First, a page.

Cheryl Simmons had just finished cleaning her 2007 Dodge pickup Tuesday night when something strange happened, right under her nose.
"What I heard was my vehicle turning around, and when I came to my front door, I saw my truck facing the highway," said Cheryl Simmons of Culver. "And it was just kind of paused there, and I come running out, and it just slowly took off."
Simmons watched her $60,000 truck drive away. She then quickly called 911, and found out she wasn't the only victim.
"I found out that my neighbor's vehicle had been stolen and wrecked," Simmons said.
Plus two other cars around the same area.
Simmons had a long, sleepless night.
"I never in a million years thought I would get it back," she said.
Until some good news Wednesday morning, when Simmons' son found the truck abandoned in Madras.
Despite a couple dings and scratches, some interior damage and a stolen GPS system, Simmons' car was found in decent shape.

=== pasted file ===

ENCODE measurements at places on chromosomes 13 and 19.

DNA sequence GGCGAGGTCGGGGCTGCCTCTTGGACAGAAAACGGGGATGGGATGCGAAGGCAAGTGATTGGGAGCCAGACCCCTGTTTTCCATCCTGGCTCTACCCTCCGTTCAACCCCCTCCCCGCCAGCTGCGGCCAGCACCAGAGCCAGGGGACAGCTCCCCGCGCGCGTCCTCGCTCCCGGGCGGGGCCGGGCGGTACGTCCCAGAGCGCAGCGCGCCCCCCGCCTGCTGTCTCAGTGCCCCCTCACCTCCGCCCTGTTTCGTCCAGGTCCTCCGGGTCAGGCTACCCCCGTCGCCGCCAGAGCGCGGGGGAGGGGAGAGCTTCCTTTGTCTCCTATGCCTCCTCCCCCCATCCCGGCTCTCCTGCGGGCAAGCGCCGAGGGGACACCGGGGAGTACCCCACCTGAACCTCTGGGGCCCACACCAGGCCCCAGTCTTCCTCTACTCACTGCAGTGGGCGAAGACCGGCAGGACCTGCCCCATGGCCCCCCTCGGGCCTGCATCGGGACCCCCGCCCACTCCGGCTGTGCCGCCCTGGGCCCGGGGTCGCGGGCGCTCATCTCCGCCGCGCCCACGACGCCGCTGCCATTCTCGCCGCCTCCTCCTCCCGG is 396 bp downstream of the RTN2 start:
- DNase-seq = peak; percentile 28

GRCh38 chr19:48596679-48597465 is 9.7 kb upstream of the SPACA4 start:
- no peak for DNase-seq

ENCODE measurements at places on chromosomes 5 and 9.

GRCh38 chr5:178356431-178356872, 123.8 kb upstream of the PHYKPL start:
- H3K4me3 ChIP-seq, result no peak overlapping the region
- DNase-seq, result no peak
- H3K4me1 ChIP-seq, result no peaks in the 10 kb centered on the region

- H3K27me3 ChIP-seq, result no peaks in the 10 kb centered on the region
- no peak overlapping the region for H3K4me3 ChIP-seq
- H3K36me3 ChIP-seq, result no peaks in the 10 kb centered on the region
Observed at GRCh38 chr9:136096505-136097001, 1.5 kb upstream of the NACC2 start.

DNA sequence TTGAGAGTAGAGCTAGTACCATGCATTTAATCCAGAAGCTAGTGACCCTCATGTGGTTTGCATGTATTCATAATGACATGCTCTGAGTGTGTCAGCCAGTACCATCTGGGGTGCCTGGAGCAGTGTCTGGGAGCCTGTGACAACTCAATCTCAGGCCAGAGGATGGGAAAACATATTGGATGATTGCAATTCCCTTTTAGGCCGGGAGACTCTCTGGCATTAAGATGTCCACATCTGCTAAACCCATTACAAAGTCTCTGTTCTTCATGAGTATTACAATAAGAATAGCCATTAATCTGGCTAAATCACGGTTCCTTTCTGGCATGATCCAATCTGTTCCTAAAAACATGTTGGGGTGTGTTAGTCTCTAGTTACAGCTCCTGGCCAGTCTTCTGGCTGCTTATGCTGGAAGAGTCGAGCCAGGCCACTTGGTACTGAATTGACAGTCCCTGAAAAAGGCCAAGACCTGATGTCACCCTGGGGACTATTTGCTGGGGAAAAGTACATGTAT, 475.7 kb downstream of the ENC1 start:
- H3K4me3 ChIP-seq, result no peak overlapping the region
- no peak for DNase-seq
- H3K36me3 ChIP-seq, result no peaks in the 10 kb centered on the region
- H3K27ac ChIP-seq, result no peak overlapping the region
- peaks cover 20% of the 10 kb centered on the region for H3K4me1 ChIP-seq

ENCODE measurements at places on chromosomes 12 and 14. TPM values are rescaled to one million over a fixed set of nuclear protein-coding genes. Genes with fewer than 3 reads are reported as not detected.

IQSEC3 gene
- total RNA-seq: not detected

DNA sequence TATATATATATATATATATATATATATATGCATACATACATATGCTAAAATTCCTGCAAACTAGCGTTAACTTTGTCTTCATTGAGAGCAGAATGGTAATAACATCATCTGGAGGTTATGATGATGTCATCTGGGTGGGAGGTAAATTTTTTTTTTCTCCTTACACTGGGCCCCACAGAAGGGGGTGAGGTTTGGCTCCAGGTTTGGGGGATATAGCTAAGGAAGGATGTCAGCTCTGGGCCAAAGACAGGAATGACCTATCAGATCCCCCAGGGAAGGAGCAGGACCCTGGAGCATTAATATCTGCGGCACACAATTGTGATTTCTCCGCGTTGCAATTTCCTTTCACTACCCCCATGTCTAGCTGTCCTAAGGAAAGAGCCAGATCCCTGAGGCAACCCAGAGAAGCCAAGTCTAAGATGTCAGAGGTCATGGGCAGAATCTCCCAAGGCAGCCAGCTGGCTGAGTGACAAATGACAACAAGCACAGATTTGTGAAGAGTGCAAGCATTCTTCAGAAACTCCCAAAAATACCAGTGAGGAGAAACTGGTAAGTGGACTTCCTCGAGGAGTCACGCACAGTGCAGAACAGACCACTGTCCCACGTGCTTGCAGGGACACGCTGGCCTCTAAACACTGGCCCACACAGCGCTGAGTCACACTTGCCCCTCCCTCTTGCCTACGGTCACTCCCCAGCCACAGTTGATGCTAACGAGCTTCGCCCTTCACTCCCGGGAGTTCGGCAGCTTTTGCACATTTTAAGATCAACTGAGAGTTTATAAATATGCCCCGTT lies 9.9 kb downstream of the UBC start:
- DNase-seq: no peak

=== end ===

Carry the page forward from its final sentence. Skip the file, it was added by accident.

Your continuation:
"I just started bawling," Simmons said. "If that's all that happened, then I'm happy."
But it doesn't come without a lesson. Simmons left her truck unlocked, with the keys on the front seat -- the first and last time she says that will ever happen.
"I know that's just how fast it can happen. it's a very big lesson," she said.
Officials say some common sense can go a long way.
"We live in a safe county -- it's pretty rural, for the most part," said Jefferson County Sheriff Jim Adkins. "People feel safe with leaving their keys in the car and unlocked, and you get lax -- and then you find out we are part of the rest of the world, and we do have bad people who take advantage of people who are trusting."
Officials believe the crook might have been drunk, because all but Simmons' car were found crashed.
The car thief could face a laundry list of charges if caught.
If you have any information, you're asked to call the Jefferson County Sheriff's Office at 541-475-6520.